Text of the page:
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Training in partnership

Animators take time to see the potential of communities, understand their ways and share appropriate ideas and knowledge

1995 Available in English, French, Spanish and Portuguese

Footsteps magazine issues on a wooden desk.

From: Training – Footsteps 22

Different approaches to training and facilitation

As the members of a newly formed community group – the Kyanja Chicken Project – met together in a village near Kampala, Uganda, a visitor showed them a simple picture. ‘What is happening here?’ he asked.

People chatted among themselves. Joe’s drawing wasn’t a work of art but the answer was obvious – a chick was hatching out of an egg. But was the visitor wanting something more? ‘What is causing this to happen?’ Joe asked again.

Mary spoke up. ‘The egg contains a live embryo. As the hen broods the egg for three weeks, the embryo or baby chick grows inside. When it grows too big for the egg, it begins to crack open the shell and the chick hatches out.’

Joe agreed. He went on to explain that communities can be thought of just like an egg. In every community and in every person there is real potential hidden inside. Each of us is made in the image of God with all the possibilities and gifts he provides. However, for people and communities to grow and develop to their full potential, something else is needed, just like the warmth and care the mother hen provides for the egg.

There are people around who seem to act like a source of warmth or energy.

They provide the energy that helps the process of development. We can call them development workers, or animators. All the potential is within the people that make up the community. No-one from outside can give them that potential – they already have it. But caring development workers can give communities the confidence to change things for the better. Often the best development workers belong to the community where they are serving.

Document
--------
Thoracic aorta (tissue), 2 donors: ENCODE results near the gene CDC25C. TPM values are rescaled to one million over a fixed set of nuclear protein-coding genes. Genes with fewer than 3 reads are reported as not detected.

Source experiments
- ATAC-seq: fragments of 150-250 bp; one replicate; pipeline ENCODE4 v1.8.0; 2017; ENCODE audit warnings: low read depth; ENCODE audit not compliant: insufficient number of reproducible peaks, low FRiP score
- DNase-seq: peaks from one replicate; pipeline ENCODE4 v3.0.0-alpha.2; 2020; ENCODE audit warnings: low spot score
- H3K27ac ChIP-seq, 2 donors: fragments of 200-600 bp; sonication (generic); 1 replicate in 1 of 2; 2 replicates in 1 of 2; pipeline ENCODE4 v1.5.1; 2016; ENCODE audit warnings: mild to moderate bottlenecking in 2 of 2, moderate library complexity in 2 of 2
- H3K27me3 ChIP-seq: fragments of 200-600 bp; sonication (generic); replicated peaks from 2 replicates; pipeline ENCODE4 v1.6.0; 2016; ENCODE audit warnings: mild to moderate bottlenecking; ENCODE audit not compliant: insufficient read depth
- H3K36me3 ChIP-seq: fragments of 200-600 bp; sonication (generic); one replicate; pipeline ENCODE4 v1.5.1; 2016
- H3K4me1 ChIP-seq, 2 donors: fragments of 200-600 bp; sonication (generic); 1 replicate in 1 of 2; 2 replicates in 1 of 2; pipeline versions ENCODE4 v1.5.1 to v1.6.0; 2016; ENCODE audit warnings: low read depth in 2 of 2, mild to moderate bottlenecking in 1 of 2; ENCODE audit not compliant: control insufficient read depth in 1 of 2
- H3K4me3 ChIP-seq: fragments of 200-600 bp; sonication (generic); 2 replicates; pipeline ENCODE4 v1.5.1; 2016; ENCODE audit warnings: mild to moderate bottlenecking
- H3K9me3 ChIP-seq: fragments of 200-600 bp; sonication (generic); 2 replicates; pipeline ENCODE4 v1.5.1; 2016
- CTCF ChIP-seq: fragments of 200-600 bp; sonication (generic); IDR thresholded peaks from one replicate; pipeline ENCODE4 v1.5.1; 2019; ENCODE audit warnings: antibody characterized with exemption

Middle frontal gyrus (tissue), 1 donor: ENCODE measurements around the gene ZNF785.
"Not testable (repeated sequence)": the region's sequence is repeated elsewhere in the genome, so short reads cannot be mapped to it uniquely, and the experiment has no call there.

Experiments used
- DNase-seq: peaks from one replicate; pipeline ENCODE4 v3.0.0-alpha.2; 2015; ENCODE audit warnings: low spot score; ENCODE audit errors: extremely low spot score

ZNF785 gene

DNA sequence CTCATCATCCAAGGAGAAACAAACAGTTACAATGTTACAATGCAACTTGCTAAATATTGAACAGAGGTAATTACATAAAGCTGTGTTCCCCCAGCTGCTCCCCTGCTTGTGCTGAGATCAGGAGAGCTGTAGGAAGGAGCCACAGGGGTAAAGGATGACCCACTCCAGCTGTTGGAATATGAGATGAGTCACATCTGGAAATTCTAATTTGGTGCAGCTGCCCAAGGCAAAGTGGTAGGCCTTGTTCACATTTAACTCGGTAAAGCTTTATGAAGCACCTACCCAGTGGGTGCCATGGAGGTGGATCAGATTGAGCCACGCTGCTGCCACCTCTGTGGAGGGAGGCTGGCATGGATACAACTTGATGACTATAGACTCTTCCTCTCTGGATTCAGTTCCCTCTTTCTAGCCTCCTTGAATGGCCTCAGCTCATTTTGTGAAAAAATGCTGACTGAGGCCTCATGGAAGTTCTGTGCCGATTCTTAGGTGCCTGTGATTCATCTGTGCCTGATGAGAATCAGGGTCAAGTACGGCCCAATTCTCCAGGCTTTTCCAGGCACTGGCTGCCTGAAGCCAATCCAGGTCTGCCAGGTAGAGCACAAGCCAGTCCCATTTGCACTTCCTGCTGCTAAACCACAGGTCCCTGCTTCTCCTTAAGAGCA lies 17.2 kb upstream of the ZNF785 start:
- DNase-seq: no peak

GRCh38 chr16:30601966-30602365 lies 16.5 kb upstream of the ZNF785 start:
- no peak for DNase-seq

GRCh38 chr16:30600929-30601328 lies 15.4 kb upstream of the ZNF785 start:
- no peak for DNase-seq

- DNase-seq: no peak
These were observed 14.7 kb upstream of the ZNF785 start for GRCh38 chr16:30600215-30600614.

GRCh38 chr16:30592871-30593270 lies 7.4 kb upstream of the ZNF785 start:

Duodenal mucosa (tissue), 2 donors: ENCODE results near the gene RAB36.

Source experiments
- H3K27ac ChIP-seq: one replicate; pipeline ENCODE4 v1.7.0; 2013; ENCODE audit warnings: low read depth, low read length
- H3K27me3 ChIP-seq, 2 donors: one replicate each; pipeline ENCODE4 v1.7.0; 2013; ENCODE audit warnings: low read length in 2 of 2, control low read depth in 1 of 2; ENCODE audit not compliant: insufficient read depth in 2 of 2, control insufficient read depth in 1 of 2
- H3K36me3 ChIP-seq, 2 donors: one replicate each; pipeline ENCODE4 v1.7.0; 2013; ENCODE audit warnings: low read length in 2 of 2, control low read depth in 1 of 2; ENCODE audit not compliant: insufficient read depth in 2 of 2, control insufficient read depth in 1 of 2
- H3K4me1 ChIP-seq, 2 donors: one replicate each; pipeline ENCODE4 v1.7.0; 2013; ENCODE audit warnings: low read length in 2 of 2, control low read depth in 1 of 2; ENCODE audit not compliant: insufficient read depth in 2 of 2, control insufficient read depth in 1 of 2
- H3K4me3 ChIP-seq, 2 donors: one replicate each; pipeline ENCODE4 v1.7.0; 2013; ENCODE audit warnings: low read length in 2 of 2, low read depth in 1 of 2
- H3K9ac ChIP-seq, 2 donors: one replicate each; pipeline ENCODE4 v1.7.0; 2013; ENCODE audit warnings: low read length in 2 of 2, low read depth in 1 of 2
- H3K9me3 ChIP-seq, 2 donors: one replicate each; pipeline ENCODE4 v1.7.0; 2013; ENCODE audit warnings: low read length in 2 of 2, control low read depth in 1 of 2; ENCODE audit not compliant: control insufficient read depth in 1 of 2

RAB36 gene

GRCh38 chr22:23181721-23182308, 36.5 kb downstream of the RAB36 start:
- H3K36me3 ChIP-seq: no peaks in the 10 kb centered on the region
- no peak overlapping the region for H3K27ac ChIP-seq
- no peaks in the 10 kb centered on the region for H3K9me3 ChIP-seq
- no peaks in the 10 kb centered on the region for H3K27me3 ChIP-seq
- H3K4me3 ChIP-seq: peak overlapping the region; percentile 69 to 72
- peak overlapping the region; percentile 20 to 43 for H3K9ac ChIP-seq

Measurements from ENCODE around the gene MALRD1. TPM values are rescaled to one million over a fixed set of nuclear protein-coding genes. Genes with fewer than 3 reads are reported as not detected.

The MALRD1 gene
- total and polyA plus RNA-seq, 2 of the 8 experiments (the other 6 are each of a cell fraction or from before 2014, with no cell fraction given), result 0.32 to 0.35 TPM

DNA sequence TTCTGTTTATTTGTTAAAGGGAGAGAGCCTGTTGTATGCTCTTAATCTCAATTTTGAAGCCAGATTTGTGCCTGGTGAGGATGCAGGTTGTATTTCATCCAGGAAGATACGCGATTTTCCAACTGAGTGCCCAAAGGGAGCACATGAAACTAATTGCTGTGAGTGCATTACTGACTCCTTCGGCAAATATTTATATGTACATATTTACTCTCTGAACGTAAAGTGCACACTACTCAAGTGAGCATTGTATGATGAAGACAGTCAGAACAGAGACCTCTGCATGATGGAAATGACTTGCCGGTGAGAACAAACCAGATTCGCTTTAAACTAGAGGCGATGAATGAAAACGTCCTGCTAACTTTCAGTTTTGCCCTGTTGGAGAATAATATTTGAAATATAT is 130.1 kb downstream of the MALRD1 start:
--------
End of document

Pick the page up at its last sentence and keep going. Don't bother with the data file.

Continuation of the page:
In this issue we look at the work of such people. Traditionally they were called extension workers – but this implies that they bring ideas from outside which are thought of as superior and must be extended into other areas. Instead we will use the name animators in this issue: people who provide encouragement, support and new life in their communities. They are people who take time to see the potential of communities, to understand their ways, and to share appropriate ideas and knowledge. Of course, what we call such people does not really matter – what does matter is their attitude towards the communities they work with.

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